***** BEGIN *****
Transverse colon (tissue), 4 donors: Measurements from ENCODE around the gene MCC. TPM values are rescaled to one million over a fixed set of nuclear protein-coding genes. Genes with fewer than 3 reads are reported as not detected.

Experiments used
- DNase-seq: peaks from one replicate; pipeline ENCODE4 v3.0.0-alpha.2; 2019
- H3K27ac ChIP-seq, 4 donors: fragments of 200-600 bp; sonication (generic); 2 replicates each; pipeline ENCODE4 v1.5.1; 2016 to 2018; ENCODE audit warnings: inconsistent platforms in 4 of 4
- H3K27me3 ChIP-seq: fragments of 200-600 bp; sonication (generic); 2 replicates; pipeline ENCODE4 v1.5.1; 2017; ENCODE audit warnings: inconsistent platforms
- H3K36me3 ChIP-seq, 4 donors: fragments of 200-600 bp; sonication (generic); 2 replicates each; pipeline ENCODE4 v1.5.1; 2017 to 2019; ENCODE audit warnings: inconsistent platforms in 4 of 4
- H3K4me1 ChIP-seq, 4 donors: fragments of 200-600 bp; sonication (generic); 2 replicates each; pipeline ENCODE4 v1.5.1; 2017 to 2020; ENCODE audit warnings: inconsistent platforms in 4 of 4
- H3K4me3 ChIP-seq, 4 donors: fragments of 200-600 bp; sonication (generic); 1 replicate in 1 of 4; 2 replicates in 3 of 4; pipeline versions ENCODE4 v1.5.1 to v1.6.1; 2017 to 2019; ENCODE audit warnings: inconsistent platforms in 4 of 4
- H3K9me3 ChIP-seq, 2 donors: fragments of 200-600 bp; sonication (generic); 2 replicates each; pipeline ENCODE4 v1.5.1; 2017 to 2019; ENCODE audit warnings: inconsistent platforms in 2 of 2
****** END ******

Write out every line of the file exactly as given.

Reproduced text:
Transverse colon (tissue), 4 donors: Measurements from ENCODE around the gene MCC. TPM values are rescaled to one million over a fixed set of nuclear protein-coding genes. Genes with fewer than 3 reads are reported as not detected.

Experiments used
- DNase-seq: peaks from one replicate; pipeline ENCODE4 v3.0.0-alpha.2; 2019
- H3K27ac ChIP-seq, 4 donors: fragments of 200-600 bp; sonication (generic); 2 replicates each; pipeline ENCODE4 v1.5.1; 2016 to 2018; ENCODE audit warnings: inconsistent platforms in 4 of 4
- H3K27me3 ChIP-seq: fragments of 200-600 bp; sonication (generic); 2 replicates; pipeline ENCODE4 v1.5.1; 2017; ENCODE audit warnings: inconsistent platforms
- H3K36me3 ChIP-seq, 4 donors: fragments of 200-600 bp; sonication (generic); 2 replicates each; pipeline ENCODE4 v1.5.1; 2017 to 2019; ENCODE audit warnings: inconsistent platforms in 4 of 4
- H3K4me1 ChIP-seq, 4 donors: fragments of 200-600 bp; sonication (generic); 2 replicates each; pipeline ENCODE4 v1.5.1; 2017 to 2020; ENCODE audit warnings: inconsistent platforms in 4 of 4
- H3K4me3 ChIP-seq, 4 donors: fragments of 200-600 bp; sonication (generic); 1 replicate in 1 of 4; 2 replicates in 3 of 4; pipeline versions ENCODE4 v1.5.1 to v1.6.1; 2017 to 2019; ENCODE audit warnings: inconsistent platforms in 4 of 4
- H3K9me3 ChIP-seq, 2 donors: fragments of 200-600 bp; sonication (generic); 2 replicates each; pipeline ENCODE4 v1.5.1; 2017 to 2019; ENCODE audit warnings: inconsistent platforms in 2 of 2